Talk about your commitment to the chapbook writing community. I do not have a particular chapbook writing community; however, I have three major supporters.

One: RHINO Poetry Magazine. I joined their editorial team last year. Since then, I participated in their poetry meetings and events. I learned a lot not only about poetry but also being a good neighbor and friend.

Two: Tupelo Press Alumni 30/30 Poets. Wonderful, Kirsten Miles (Regional Director) is organizing the community. Alumnus share their information with each other.

Three: Indiana University South Bend. Professors and my fellow-colleagues support me tremendously. They invite me to reading events in South Bend. It was also such an honor to receive a notable recent alumna award in 2017.

Ways you promote and serve other chapbook poets: I am not a master of promoting and serving other chapbook poets; however, I would like to share my three methods.

One: Participate in poetry events. There are book fairs, readings & open-mic, public & private poetry events around your neighborhood. My awesome fellow-poets invite me to join their events, which is a tremendous support. Also, I recommend my fellow-poets if someone (like book stores and colleges) is looking for a featured author.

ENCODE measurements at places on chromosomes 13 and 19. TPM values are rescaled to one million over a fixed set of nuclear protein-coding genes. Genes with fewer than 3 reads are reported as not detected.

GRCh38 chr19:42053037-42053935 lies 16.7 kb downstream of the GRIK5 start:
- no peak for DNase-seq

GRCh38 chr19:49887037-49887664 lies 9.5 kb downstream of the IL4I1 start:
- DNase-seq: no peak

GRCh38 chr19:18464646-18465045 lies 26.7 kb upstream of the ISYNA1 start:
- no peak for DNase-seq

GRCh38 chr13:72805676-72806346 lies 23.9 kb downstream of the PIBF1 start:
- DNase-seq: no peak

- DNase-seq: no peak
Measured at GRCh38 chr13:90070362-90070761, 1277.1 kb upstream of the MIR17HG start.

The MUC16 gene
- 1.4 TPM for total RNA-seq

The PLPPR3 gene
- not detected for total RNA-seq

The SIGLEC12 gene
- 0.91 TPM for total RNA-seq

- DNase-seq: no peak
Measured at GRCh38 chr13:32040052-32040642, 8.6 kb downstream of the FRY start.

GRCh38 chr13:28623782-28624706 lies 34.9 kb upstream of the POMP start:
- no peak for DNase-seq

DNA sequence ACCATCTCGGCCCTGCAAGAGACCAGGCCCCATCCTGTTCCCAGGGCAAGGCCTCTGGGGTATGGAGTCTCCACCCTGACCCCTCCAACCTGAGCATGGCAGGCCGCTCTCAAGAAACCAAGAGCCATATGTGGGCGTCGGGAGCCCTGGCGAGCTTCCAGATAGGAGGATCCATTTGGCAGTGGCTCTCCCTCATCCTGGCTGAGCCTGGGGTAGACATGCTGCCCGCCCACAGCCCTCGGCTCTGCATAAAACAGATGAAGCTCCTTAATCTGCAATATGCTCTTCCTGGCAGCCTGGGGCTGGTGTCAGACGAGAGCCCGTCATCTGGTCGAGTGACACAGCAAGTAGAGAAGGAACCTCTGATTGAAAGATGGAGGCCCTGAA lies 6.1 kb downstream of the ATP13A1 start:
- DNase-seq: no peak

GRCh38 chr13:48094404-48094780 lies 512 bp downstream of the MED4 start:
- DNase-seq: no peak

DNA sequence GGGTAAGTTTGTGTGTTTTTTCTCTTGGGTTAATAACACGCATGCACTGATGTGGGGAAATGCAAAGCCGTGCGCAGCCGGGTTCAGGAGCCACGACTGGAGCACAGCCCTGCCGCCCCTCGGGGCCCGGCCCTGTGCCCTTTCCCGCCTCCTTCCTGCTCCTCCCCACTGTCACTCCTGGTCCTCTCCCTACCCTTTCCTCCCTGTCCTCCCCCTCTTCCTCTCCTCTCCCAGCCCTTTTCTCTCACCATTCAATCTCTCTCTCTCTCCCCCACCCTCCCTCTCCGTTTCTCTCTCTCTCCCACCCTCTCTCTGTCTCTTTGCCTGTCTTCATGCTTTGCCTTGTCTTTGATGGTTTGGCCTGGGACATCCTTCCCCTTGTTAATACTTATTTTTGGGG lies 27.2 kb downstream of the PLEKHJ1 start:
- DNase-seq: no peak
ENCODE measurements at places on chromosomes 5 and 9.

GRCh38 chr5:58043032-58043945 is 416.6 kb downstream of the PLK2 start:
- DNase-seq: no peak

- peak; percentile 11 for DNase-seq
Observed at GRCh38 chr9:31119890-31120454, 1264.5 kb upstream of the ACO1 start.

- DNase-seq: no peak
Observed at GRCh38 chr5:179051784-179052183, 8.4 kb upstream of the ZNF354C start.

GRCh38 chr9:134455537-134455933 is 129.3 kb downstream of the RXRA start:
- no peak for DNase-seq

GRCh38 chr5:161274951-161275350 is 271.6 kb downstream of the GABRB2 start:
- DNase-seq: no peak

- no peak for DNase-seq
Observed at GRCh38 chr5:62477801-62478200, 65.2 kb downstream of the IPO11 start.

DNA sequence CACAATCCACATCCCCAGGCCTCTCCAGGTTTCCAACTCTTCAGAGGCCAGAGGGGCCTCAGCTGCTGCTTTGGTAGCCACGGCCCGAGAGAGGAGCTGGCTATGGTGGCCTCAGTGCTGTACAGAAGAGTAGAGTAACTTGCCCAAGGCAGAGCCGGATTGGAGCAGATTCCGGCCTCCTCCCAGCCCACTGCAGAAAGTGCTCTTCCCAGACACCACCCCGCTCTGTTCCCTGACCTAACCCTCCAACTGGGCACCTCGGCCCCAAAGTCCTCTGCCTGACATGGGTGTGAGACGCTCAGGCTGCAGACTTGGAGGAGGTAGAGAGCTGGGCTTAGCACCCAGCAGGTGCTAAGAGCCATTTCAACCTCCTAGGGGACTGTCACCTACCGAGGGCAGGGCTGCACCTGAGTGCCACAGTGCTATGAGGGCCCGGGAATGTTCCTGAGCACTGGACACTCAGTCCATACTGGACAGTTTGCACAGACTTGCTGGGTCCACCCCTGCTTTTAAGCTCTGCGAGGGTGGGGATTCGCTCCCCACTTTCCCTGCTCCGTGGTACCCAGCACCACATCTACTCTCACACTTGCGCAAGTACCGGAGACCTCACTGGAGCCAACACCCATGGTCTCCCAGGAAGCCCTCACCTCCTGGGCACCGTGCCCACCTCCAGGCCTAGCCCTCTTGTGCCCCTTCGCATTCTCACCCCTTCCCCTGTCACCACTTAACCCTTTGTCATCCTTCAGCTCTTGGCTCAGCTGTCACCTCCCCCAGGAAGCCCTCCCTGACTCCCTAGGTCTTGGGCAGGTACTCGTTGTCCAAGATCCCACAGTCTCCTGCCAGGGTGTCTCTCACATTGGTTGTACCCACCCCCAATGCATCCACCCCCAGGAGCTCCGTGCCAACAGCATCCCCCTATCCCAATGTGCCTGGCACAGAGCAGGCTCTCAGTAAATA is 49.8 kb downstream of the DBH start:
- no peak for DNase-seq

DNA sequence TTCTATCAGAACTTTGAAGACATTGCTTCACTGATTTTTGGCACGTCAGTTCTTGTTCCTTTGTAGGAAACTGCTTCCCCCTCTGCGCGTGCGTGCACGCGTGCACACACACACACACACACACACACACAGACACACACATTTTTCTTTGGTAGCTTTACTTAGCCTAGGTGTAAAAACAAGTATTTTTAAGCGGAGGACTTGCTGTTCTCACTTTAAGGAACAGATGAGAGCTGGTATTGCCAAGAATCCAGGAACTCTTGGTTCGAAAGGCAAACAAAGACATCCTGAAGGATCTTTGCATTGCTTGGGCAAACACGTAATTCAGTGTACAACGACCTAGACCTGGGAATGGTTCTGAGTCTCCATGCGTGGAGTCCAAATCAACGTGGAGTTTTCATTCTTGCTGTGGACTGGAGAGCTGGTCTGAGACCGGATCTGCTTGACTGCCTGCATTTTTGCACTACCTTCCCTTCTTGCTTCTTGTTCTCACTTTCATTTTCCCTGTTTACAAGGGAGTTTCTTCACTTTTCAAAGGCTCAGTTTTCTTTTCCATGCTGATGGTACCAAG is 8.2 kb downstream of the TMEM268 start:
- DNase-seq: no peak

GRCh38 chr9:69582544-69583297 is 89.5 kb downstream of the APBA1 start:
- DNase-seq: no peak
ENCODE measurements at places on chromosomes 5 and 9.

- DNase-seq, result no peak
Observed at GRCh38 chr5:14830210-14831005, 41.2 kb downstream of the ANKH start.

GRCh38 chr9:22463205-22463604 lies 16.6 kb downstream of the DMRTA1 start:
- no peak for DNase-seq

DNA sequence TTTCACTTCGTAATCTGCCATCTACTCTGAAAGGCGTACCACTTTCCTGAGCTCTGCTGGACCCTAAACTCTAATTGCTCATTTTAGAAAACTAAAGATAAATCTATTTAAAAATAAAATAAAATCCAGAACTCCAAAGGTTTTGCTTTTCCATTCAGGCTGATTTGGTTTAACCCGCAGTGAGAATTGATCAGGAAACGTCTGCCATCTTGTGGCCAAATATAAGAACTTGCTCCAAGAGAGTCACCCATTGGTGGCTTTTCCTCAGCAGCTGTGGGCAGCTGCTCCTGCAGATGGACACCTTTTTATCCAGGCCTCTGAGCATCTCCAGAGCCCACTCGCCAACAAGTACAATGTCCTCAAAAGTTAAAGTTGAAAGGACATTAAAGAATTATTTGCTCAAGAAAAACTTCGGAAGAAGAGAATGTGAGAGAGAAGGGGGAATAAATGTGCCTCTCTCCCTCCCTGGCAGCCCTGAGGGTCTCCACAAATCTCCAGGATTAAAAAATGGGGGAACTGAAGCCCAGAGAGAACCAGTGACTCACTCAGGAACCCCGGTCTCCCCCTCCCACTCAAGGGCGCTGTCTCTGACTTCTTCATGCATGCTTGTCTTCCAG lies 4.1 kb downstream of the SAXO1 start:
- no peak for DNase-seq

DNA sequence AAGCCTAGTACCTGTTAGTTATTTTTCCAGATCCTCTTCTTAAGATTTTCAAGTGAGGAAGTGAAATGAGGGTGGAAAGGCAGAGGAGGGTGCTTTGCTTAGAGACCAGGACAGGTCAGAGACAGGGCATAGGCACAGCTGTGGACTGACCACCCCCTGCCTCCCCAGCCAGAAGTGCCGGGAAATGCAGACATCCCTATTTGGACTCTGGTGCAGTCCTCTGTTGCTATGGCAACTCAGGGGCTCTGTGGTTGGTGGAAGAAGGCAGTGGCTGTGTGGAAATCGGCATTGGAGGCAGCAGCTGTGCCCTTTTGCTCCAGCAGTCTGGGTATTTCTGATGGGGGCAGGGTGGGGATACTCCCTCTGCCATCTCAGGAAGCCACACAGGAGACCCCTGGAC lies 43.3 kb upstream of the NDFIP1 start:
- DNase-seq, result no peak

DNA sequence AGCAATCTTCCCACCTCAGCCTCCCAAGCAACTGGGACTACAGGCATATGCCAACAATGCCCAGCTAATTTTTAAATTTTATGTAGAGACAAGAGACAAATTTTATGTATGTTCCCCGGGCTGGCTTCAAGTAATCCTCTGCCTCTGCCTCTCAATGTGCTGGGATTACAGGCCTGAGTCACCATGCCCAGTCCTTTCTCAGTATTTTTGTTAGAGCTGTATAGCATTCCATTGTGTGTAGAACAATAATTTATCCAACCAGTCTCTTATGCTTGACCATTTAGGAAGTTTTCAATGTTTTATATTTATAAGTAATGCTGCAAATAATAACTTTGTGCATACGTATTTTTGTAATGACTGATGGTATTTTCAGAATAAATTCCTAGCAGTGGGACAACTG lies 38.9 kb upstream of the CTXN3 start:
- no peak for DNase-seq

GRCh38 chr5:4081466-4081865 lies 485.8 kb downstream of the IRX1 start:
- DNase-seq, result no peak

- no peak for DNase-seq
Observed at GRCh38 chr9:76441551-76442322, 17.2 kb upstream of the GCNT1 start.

Two: Use social media. I post my upcoming news (e.g. reading events, publication acceptances, and good news) in Facebook poetry community pages, my website (www.naokofujimoto.com), and blog.

Three: Broadcast and write reviews of other chapbooks. Whenever I have the chance to introduce chapbooks, I name their authors. In addition, I started writing micro-reviews since I have became an associate editor at RHINO Poetry Magazine (rhinopoetry.org). You may check its online reviews. There are wonderful lists of full-length books and chapbooks.

Where you spend your chapbook earnings: My husband and I went to Door County, Wisconsin this summer. I used my earnings to pay for special dinners like a fish boil.

Your chapbook wish: Poetic and art forward

Residence: John Ashbery’s HOME SCHOOL in Los Angeles and MASS MOCA (Massachusetts Museum of Contemporary Art)

Job: Currently, I am working on my poetry manuscripts and art collections.

Chapbook education: I have never received a formal/credit chapbook education.

Chapbook Bio: Naoko Fuijimoto is the author of Home, No Home (Educe Press 2016) winner of the annual Oro Fino Chapbook Competition, Silver Seasons of Heartache (Glass Lyre Press 2017), and Mother Said, I Want Your Pain (Backbone Press, 2018), winner of the Shared Dream Immigrant contest.